2023 Mercedes-AMG S 63 e Performance First Look: Long live the V8

2023 Mercedes-AMG S 63 e Performance First Look: Long live the V8

If you were lamenting Mercedes’ decision to swap out the nearly 4.0-liter V8 in the C 63 with half a cylinder, the new S 63 e Performance for 2023 could help Mercedes make amends. The most powerful S-Class ever features the same complex hybrid powertrain as the new C 63 AMG, but there’s no four-cylinder under its long hood. Oh no, the S 63 E’s performance retains that classic twin-turbo V8, and with the added help of an electric motor and a bigger battery than the C 63, makes power figures that are frankly astronomical.

It definitely looks the part. For the first time, the S 63 features AMG’s signature Panamericana front grille. Both the front and rear ends look more aggressive, but on the inside, little has changed from the standard S-Class. Being the head of Mercedes, S It’s already a tech tour de force with its optional augmented reality head-up display, 4D surround-sound system and all of its driver assist systems. The new S 63 takes all of this with it in its transformation into an AMG-powered machine. rear-wheel steering, air suspension, and a new anti-roll system with electromechanical anti-roll bars Supports the new S 63 and is all standard kit. That’s all well and good, but the real title grabber is the power figures.

2023 Mercedes AMG S 63 E Performance Extension

Thanks Affalterbach: V8 is back!

It starts with the engine that we enthusiasts are already missing in the C 63. The 604-horsepower 4.0-liter twin-turbo V8 is carried over from the previous S 63 AMG and mated to a nine-speed automatic transmission, but here it’s mated to one. 13.1-kWh battery pack that feeds the rear-axle-mounted electric motor. The motor is integrated with a two-speed transmission and an electronically controlled limited-slip differential. The engine and electric motor combine for a total system output of 791 horsepower and 1,055 lb-ft of torque. All that juice is sent to all four wheels, 0-60 mph is clocked at an estimated 3.2 seconds, and top speed is limited to 180 mph.

While this may be complicated, there’s no denying the performance benefits the additional hybrid system offers. The electric motor powers the V8, adding 94 horsepower all the time, but horsepower can be boosted up to 187 hp every 10 seconds. The two-speed transmission is there to ensure that the e-motor always stays within a peak operating rev range, and that’s exactly what Audi and Porsche have done with the two-speed transmissions in the e-tron GT and Taycan, respectively.

2023 Mercedes-Benz AMG S 63 E Performance Interior

The battery pack is cooled directly by 3.7 gallons of non-conductive liquid that flows around each of the 1,200 battery cells and cools them individually. Mercedes says the result is a battery pack with an average temperature of 133 degrees. According to Mercedes, this is the perfect operating window for the batteries, and ensures that they discharge energy quickly without degradation in performance. Charging speed for the battery is capped at 3.7 kW, but the relatively small pack should mean that even at such a low charging rate, you won’t be spending much time topping up the battery at your local charging station .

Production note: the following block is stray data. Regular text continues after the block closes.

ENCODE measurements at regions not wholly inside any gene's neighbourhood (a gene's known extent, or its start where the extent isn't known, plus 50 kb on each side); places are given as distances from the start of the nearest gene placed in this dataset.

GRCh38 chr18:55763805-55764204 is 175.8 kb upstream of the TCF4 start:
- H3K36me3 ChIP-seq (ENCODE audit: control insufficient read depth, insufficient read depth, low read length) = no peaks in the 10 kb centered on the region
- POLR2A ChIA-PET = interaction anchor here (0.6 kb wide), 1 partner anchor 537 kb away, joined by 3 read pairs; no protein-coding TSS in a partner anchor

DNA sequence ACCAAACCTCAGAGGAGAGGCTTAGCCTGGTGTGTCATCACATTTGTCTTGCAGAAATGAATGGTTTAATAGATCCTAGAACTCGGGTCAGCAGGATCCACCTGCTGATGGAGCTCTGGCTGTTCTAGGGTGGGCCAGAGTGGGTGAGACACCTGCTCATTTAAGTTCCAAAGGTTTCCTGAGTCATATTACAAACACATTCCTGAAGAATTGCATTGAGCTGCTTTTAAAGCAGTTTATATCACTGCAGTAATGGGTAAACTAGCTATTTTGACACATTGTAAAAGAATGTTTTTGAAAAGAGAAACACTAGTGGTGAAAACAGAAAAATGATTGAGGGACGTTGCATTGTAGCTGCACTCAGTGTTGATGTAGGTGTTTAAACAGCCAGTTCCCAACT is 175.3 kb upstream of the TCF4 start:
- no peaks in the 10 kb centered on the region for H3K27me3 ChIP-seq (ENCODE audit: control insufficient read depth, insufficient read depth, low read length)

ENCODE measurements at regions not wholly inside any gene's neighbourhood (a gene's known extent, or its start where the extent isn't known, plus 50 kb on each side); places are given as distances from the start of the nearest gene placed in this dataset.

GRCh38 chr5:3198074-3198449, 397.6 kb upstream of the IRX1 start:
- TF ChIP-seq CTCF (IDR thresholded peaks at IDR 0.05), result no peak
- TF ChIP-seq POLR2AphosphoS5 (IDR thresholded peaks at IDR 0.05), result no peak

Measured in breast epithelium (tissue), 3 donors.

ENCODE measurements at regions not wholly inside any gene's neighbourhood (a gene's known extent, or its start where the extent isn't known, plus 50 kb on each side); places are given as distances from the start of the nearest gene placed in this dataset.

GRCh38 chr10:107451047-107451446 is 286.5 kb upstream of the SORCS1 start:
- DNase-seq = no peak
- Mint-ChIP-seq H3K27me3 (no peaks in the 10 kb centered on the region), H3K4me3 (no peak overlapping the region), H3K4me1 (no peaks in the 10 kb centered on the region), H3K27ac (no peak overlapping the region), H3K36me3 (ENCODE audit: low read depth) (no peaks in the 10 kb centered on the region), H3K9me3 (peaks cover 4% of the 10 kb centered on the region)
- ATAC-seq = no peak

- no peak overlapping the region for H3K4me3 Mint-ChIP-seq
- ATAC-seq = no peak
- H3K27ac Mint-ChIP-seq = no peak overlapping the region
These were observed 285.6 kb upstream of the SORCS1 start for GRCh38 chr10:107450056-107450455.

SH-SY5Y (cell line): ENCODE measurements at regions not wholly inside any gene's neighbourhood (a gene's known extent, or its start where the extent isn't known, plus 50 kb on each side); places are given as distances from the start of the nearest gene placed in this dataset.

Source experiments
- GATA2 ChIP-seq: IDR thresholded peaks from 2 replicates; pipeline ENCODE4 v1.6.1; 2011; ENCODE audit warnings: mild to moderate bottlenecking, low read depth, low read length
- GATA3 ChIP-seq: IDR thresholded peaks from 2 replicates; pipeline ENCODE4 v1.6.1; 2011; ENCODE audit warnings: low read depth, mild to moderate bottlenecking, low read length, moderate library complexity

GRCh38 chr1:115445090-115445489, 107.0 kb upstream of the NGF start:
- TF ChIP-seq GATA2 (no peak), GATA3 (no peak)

If you never want to set foot near a charger again, though, there are four regeneration modes on the new S 63. Like most energy recovery systems, it takes energy that is normally lost during braking or coasting and feeds it back into the battery. In its most aggressive mode, Level 3 Regen, the S 63 also offers what Mercedes says is “almost” one-pedal driving. Level 0 provides the least amount of regeneration and allows the S63 to coast smoothly as if the car were in neutral. Level 1 is the default setting, and according to Mercedes, feels like engine braking in a standard car. Level 2 is more noticeable, and Mercedes says there’s rarely a need to touch the brakes in this mode because of how much regen is happening.

2023 Mercedes AMG S 63 E Performance Hard Front

Modes Galore

If four Regione modes weren’t enough for you, don’t worry, the S 63 has Seven Drive mode to choose from. In order, the modes are Electric, Comfort, Battery Hold, Sport, Sport+, Slippery, and a Personal mode. In electric mode, the S 63 relies entirely on the e-motor, and Mercedes estimates the S 63 will be able to go about 20 miles on battery power alone. Battery Hold mode keeps the battery at whatever level the mode was selected from.

For example, if the battery was at 50% when it switched into Battery Hold, the car would reduce power consumption to ensure that the battery remained at that level. Individual, as you might have guessed, allows you to change the settings for the powertrain, transmission, stability control system, suspension, steering weight and exhaust to your liking. Comfort, Sport, Sport+ and Slippery ramp power delivery, change the transmission’s shift pattern, and adjust the firmness of the air suspension and how the electromechanical anti-roll bars react.

There’s so much trick tech here that it’s hard to see how all these systems will work together in practice, but we’ll be sure to find out once we get time behind the wheel next year. As far as price goes, Mercedes isn’t saying anything right now, but we’d be surprised if this car wasn’t significantly more expensive than the previous S 63 AMG, which started at over $150,000. Whatever the cost, we’ll know more in 2023.

2023 Mercedes-Benz AMG S 63 E Performance Exterior Detail Rear

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